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Editorial comment

Gastech, which took place in Singapore last month, saw a record-breaking attendance of 44 957 energy industry professionals.1 There was an overwhelming sense of optimism, with many enthusiastic about the role of LNG in the decarbonisation equation.

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The importance of LNG as a source of energy has also been prevalent in news coming from the Middle East, particularly Qatar.

One of the most prominent pieces of news from the region is that of Qatargas changing its name to QatarEnergy LNG.2 This is in recognition of Qatar’s role in meeting the worlds growing need for energy, particularly natural gas, and reflects the company’s commitment to LNG as a vital source and enabler of the energy transition.

In line with this, Saad Sherida Al-Kaabi, Minister of State for Energy Affairs and President & CEO of QatarEnergy, has recently expressed a firm belief that “a balanced energy transition demands the incorporation of natural gas in our present and future energy,” and that “natural gas will be indispensable, especially given its reliability as a base-load source for many nations and for many years post-2050.”3 Al-Kaabi still acknowledges the vitality of renewables for the energy transition, but also stressed the importance of sustaining a robust baseload capacity using a source that is not reliant on weather in order to bolster energy security, bridge the energy poverty gap, and help move away from coal.

The growing demand for LNG will also require more LNG carriers. This has been a topic of concern for many analysts, following the rush for long-term LNG contracts after the Ukraine crisis resulted in a large number of ship orders that pushed yard capacity to its limit. However, QatarEnergy has also recently signed an agreement with Korea’s HD Hyundai Heavy Industries for the construction of 17 ultra-modern LNG carriers.4 The deal marks the start of the second phase of the company’s ship acquisition programme, which will support the North Field LNG expansion’s production capacity and Golden Pass LNG export project. The total number of confirmed new LNG vessels now stands at 77, following the 60 ships that were contracted by QatarEnergy in the first phase of the programme.4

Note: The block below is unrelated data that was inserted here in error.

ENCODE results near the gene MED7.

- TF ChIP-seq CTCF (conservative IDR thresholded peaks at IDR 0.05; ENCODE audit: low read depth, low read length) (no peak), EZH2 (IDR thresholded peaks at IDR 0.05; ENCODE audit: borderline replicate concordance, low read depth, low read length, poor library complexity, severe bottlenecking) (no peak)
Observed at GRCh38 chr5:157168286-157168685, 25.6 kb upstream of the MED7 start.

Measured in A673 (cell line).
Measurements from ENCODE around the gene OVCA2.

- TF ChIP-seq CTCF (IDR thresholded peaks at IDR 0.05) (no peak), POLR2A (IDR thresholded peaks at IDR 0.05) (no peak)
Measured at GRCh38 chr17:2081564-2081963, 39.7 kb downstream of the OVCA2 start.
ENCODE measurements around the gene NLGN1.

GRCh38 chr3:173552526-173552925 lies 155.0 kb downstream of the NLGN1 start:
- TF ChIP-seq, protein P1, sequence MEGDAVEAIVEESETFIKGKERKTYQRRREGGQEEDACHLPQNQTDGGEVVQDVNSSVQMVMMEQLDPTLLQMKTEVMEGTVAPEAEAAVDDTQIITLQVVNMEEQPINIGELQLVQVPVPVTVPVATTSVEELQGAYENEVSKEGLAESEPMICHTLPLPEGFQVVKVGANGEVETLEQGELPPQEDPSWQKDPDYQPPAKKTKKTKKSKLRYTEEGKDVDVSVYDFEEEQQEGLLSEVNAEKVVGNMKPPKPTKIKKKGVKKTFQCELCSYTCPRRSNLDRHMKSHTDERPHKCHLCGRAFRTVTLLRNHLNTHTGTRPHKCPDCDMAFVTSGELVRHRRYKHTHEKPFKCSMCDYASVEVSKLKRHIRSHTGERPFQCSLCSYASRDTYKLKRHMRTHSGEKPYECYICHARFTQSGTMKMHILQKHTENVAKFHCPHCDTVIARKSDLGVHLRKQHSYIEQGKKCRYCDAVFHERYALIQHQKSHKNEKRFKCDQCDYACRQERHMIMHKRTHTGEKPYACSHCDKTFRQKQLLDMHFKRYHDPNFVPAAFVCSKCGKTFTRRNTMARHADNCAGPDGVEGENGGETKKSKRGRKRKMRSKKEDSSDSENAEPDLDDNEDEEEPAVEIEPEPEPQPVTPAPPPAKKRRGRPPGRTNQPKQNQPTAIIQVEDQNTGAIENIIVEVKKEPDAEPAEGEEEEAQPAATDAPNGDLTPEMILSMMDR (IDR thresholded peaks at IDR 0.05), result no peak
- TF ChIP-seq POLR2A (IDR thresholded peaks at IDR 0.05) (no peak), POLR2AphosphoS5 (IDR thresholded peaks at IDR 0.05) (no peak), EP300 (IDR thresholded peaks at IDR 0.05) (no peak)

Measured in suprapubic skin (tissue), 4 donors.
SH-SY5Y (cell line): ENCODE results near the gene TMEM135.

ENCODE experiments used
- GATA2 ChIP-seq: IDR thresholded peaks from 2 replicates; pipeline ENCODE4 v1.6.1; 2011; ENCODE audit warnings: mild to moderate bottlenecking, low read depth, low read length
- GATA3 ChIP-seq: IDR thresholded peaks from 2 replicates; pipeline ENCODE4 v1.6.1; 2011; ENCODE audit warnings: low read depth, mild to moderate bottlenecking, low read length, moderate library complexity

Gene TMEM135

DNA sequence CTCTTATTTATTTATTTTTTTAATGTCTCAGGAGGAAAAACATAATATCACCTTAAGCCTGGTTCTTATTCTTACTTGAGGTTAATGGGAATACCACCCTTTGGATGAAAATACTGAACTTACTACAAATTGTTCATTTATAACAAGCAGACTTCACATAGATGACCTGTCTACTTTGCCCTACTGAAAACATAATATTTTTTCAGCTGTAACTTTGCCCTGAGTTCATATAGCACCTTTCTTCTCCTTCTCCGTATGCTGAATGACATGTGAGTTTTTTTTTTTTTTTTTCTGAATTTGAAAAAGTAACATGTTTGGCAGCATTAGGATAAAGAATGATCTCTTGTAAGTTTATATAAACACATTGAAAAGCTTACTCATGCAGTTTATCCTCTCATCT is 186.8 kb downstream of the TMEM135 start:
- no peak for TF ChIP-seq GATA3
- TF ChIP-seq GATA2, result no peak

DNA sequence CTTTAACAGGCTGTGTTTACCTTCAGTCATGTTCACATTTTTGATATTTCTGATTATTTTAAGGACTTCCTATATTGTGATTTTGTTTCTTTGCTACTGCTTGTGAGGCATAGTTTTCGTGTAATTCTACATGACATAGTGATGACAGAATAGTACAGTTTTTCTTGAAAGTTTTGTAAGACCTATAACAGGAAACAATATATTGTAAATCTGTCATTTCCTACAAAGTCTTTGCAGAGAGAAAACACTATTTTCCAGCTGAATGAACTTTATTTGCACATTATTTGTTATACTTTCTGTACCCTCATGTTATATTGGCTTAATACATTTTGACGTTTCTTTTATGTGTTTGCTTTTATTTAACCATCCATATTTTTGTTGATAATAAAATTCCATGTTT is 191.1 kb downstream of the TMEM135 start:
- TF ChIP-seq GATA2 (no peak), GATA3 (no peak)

QatarEnergy are also taking measures to decarbonise their own operations, having selected Worley to develop FEED for QatarEnergy LNG’s carbon dioxide sequestration project in Ras Laffan.5 Once completed (set for 2024), the sequestration facility will be capable of capturing 4.3 million tpy of carbon dioxide, helping to cut the company’s environmental impact across the LNG value chain by reducing emissions from the North’s seven LNG trains and South’s three LNG trains.

The importance of natural gas is also echoed by ADNOC Gas, which has signed a US$450 – US$550 million LNG supply agreement with PetroChina International.5 The agreement underscores the company’s growing presence in the East and South Asian markets and its commitment to ensuring reliable supply to customers.

With COP28 due to take place in Dubai from 30 November – 12 December 2023, which will deliver the first ever Global Stocktake (a comprehensive evaluation of progress against climate goals),6everyone – including the LNG industry – will be evaluating what they can do to reduce their environmental impact and reach emissions targets.


  1. ‘Record-breaking attendance at agenda-setting 2023 edition of Gastech’, Gastech Event, (8 September 2023),
  2. ‘Qatargas changes name to QatarEnergy LNG’, QatarEnergy LNG, (14 September 2023),
  3. ‘H.E. Minister Al-KAABI: “Natural gas is vital for a balanced and realistic energy transition”’, QatarEnergy, (25 September 2023),
  4. ‘Supporting QatarEnergy LNG’s decarbonization ambitions through carbon sequestration’, Worley, (25 September 2023),
  5. ‘ADNOC Gas Signs $450-550 Million LNG Supply Agreement with PetroChina International Co., Ltd’, ADNOC Gas, (7 September 2023),
  6. ‘COP28 President-Designate Calls for robust response to the Global Stocktake to get ‘back on track’ to Paris’, COP28 UAE, (27 September 2023),

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